Hajj

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Hajj:
An introduction:

[pic]

A supplicating pilgrim at Masjid al-Haram, the mosque which was built around the Kaaba ("cube"), (the building at center). In this image of the Hajj from 2003, thousands of pilgrims are walking around the Kaaba in a counter-clockwise direction (Tawaf).

The Hajj(Arabic: حج‎ Ḥajj) is the annual pilgrimage to Mecca, Saudi Arabia. It is one of the largest annual pilgrimages in the world, and is the fifth pillar of Islam, a religious duty that must be carried out at least once in their lifetime by every able-bodied Muslim who can afford to do so. The Hajj is a demonstration of the solidarity of the Muslim people, and their submission to God (Allah in the Arabic language). The pilgrimage occurs from the 8th to 12th day of Dhu al-Hijjah, the 12th and last month of the Islamic calendar. Because the Islamic calendar is a lunar calendar, eleven days shorter than the Gregorian calendar used in the Western world, the Gregorian date of the Hajj changes from year to year. Ihram is the name given to the special state in which Muslims live while on the pilgrimage. The Hajj is associated with the life of Islamic prophet Muhammad from the 7th century, but the ritual of pilgrimage to Mecca is considered by Muslims to stretch back thousands of years to the time of Abraham (Ibrahim). Pilgrims join processions of hundreds of thousands of people, who simultaneously converge on Mecca for the week of the Hajj, and perform a series of rituals: Each person walks counter-clockwise seven times around the Kaaba, the cube-shaped building which acts as the Muslim direction of prayer, runs back and forth between the hills of Al-Safa and Al-Marwah, drinks from the Zamzam Well, goes to the plains of Mount Arafat to stand in vigil, and throws stones in a ritual Stoning of the Devil. The pilgrims then shave their heads, perform a ritual of animal sacrifice, and celebrate the three day global festival of Eid al-Adha. History:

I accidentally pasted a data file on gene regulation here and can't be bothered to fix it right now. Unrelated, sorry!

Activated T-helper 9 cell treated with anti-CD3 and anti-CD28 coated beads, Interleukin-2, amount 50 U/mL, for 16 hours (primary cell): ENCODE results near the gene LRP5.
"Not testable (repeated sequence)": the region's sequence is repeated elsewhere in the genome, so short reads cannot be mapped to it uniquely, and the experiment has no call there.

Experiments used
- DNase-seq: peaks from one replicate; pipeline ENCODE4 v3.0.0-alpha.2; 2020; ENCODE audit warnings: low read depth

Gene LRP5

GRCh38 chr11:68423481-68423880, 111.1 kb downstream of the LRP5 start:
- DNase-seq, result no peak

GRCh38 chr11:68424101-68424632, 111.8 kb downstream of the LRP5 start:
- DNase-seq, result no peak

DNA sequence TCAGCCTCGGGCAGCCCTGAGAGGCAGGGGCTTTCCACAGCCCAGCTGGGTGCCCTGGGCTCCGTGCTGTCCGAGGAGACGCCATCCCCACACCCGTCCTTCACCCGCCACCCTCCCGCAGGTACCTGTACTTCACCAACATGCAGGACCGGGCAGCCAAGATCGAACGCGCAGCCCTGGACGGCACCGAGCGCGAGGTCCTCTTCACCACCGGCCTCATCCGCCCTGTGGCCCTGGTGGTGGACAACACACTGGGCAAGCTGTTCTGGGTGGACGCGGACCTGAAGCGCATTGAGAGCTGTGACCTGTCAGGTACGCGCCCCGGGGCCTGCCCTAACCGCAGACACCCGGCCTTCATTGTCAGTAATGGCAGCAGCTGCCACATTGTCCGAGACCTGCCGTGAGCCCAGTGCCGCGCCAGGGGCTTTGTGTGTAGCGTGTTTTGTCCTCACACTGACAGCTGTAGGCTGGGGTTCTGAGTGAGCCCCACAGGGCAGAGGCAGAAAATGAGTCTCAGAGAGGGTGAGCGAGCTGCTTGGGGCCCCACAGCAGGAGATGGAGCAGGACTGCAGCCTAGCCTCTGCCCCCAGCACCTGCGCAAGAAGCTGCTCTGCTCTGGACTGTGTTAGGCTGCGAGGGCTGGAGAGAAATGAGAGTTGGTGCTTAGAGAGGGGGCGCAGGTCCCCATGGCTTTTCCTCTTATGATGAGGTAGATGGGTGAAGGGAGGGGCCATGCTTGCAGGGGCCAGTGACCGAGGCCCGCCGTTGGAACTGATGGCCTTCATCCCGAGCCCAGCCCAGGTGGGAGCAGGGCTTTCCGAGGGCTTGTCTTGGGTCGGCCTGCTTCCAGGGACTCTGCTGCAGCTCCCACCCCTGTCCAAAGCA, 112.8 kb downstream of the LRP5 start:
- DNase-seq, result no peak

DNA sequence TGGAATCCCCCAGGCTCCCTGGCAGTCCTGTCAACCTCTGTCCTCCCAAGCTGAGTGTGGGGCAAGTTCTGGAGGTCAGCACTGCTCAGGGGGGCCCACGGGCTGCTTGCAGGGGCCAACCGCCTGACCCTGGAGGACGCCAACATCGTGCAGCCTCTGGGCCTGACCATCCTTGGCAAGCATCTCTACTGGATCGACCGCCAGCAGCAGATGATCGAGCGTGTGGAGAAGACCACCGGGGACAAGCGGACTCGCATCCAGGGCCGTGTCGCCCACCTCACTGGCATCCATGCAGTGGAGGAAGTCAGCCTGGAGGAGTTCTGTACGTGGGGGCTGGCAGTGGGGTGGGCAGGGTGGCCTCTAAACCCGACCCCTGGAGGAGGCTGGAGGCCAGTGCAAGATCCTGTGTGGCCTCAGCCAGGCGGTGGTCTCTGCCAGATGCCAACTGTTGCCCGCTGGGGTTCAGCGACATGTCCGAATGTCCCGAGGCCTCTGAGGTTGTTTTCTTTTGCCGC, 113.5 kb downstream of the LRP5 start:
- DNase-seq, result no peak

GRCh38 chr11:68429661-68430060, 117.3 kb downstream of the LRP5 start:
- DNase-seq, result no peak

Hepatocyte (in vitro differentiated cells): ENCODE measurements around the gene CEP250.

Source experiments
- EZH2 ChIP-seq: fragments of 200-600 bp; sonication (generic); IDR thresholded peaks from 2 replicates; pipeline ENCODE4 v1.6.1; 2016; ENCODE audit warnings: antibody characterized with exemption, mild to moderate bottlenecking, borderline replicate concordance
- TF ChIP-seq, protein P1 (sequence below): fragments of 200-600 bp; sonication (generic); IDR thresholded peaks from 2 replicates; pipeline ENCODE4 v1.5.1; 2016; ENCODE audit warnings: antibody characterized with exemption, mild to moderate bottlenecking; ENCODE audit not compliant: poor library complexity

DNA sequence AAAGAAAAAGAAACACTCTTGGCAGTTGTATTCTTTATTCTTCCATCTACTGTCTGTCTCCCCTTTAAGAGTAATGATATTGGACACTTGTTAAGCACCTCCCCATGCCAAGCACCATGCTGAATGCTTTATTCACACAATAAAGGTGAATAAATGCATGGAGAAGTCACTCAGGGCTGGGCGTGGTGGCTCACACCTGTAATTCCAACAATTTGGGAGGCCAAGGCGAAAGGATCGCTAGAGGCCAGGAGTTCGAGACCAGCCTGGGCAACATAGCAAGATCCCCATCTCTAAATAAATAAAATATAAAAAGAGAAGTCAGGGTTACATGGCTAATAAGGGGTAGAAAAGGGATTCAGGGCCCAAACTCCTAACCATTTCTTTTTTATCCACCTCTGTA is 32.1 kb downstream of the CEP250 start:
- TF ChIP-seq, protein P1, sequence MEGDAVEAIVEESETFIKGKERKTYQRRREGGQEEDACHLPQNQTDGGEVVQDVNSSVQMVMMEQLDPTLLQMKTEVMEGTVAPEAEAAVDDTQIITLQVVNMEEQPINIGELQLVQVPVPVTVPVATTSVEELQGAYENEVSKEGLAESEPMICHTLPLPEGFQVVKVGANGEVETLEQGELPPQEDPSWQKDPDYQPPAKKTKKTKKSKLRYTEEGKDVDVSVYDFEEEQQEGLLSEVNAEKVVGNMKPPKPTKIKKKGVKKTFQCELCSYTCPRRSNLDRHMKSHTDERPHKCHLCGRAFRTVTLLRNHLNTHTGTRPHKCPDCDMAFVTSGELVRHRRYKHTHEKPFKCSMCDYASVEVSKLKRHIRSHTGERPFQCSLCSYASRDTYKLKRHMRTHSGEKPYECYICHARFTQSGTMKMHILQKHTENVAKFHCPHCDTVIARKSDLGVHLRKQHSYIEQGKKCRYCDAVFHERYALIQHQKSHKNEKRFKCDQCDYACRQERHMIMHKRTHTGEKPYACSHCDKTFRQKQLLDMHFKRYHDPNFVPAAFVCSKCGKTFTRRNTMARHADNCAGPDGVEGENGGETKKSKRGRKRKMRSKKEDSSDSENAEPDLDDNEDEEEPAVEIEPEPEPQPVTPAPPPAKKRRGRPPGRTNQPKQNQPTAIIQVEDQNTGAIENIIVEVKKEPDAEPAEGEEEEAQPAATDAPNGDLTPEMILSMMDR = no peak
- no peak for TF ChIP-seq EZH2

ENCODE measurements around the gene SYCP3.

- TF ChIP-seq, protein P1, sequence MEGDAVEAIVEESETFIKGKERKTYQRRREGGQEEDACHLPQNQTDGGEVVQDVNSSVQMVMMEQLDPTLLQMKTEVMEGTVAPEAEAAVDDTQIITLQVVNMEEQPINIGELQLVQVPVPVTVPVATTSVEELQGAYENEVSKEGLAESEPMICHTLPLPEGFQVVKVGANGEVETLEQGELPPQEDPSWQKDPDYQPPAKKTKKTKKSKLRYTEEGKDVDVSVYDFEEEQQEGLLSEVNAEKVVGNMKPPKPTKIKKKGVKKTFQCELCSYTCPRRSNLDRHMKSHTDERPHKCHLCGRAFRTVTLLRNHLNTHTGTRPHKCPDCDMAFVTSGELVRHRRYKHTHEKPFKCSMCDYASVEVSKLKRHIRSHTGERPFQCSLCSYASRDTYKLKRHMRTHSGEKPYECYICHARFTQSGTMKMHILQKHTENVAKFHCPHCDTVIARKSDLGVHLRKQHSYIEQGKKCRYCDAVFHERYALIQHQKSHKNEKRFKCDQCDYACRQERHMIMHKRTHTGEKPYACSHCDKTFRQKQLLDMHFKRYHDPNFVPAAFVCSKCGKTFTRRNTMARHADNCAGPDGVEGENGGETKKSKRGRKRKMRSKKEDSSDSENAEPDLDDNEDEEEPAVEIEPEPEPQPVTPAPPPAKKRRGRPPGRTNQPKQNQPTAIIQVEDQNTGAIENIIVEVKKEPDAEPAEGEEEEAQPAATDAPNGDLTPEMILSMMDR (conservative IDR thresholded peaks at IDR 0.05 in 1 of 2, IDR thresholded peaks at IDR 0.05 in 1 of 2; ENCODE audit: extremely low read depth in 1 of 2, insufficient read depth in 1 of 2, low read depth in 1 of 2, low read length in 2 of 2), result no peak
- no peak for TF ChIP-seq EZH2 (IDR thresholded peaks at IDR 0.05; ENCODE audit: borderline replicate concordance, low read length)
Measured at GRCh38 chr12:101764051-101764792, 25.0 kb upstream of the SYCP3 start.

The Hajj is based on a pilgrimage that was ancient even in the time of Muhammad in the 7th Century. According to Hadith, elements of the Hajj trace back to the time of Abraham (Ibrahim), around 2000 BCE. It is believed that the Abraham was ordered by God to leave his wife Hagar (Hājar) and his infant son Ishmael (ʼIsmāʻīl) alone in the desert. While he was gone, the child became thirsty, and Hagar ran back and forth seven times searching for water for her son. The baby cried and hit the ground with his foot (some versions of the story say that the angel Gabriel (Jibral) scraped his foot or the tip of his wing along the ground), and water miraculously sprang forth. This source of water is today called the Well of Zamzam. Prior to Muhammad's era, each year tribes from all around the Arabian Peninsula would converge on Mecca, as part of the pilgrimage. The exact faith of the tribes was not important at that time, and Christian Arabs were as likely to make the pilgrimage as the pagans. Muslim historians refer to the time before Muhammad as jahiliyyah, the "Days of Ignorance", during which the Kaaba contained hundreds of idols – totems of each of the tribes of the Arabian Peninsula, with idols of pagan gods such as Hubal, al-Lat, Al-‘Uzzá and Manat, and also some representing Jesus (Isa), and Mary (Maryam). Muhammad was known to regularly perform the Umrah, even before he began receiving revelations. Historically, Muslims would gather at various meeting points in other great cities, and then proceed en masse towards Mecca, in groups that could comprise tens of thousands of pilgrims. Two of the most...
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